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java.lang.ClassNotFoundException: Didn't find class "android.widget.fragment" #194

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radzio opened this Issue Dec 2, 2014 · 12 comments

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@radzio

radzio commented Dec 2, 2014

When I've added fragment to my Activity layout xml using:

I got error:

Caused by: java.lang.RuntimeException: java.lang.ClassNotFoundException: Didn't find class "android.widget.fragment" on path: DexPathList[[zip file "/data/app/net.droidlabs.myapp-1.apk"],nativeLibraryDirectories=[/data/app-lib/net.droidlabs.myapp-1, /system/lib]]
            at org.robobinding.ViewFactory.onCreateView(ViewFactory.java:38)
            at android.view.LayoutInflater.createViewFromTag(LayoutInflater.java:685)

Is it possible to use fragments that way with RoboBinding?

minSdkVersion = 14
targetSdkVersion = 21
robobindingVersion = '0.8.10-SNAPSHOT'

@weicheng113

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weicheng113 commented Dec 3, 2014

Hi Radzio,

View name resolving source code is here - https://github.com/RoboBinding/RoboBinding/blob/develop/framework/src/main/java/org/robobinding/ViewNameResolver.java .

Custom fragments are a bit different from the normal custom UI components. So your custom fragments are specified in android:name tag. Would you like to have a try to resolve the issue and add unit tests for the scenario? It is quite straightforward. Sorry, I am quite busy lately.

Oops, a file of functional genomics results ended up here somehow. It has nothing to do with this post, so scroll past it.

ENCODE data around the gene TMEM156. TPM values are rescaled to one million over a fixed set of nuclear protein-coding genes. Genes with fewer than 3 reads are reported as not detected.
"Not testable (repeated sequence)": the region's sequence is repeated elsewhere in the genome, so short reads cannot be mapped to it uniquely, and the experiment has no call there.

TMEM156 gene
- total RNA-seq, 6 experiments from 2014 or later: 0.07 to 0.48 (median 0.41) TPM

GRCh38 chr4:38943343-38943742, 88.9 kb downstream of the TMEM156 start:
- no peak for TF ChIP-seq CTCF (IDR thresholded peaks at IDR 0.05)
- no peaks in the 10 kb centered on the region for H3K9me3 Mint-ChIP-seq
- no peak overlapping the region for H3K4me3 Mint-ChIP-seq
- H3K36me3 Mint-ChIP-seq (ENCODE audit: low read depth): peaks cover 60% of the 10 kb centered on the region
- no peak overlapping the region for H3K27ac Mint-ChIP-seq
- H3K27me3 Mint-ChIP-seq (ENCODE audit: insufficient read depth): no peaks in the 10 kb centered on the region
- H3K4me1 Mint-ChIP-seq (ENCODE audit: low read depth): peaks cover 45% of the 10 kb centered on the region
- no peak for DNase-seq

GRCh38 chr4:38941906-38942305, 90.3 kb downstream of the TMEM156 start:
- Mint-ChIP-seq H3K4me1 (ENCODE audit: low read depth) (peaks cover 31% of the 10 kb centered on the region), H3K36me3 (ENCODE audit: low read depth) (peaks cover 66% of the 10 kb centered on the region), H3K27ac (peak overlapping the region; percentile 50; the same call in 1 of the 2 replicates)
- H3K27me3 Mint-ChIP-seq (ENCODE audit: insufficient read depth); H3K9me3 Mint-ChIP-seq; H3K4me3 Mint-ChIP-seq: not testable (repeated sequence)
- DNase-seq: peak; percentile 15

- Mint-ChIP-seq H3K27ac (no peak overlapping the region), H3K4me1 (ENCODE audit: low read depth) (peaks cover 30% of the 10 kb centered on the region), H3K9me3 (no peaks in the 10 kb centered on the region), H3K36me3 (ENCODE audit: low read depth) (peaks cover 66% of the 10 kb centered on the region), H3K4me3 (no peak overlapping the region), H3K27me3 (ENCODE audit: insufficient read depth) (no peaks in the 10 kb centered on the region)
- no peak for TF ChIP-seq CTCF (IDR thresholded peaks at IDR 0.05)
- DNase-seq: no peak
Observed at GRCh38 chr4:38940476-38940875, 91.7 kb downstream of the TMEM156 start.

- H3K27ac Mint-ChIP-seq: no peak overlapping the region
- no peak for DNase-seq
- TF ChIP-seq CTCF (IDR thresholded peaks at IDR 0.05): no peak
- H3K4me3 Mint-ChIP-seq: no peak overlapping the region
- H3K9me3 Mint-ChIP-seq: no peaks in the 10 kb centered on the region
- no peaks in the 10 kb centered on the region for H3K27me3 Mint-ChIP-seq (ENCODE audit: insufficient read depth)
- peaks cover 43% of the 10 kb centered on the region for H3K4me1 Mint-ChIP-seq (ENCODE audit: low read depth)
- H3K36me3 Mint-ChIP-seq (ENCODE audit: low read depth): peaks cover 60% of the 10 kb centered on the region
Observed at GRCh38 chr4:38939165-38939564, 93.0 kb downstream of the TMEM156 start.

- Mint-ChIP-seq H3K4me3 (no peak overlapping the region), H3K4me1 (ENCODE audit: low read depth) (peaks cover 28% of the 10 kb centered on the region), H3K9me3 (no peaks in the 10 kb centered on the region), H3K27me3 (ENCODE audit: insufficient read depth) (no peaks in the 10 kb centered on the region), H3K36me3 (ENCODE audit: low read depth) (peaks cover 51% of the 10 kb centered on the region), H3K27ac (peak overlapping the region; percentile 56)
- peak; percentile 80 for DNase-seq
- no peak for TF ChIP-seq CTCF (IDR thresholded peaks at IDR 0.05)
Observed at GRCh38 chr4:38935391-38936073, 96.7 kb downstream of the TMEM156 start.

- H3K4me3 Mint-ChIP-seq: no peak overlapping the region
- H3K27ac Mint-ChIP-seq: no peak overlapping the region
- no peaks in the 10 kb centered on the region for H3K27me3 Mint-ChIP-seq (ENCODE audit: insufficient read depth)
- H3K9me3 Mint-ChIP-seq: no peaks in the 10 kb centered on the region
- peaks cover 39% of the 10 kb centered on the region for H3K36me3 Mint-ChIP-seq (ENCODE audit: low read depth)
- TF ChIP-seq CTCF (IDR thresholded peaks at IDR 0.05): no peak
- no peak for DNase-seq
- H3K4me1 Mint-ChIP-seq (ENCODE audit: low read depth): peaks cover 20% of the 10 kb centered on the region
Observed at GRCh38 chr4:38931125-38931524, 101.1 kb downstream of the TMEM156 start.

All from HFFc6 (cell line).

Best regards,
Cheng Wei

@radzio

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radzio commented Dec 11, 2014

I've tried to resolve this issue but it is harder than I've thought. I am not sure but probably it is needed to implement custom FragmentManager :(, or maybe it will be enough to return null in RoboBinding ViewFactory and have default behaviour... Do you have any ideas which direction is better ;-)?

@weicheng113

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weicheng113 commented Dec 12, 2014

Hi Radek,

I have no idea at the moment. I will need to experiment before getting a
suitable solution. Can u extract the view class from android:name?

Cheers,
Cheng

I've tried to resolve this issue but it is harder than I've thought. I am
not sure but probably it is needed to implement custom FragmentManager :(,
or maybe it will be enough to return null in RoboBinding ViewFactory and
have default behaviour... Do you have any ideas which direction is better
;-)?


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#194 (comment)
.

@vangorra

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vangorra commented Feb 3, 2015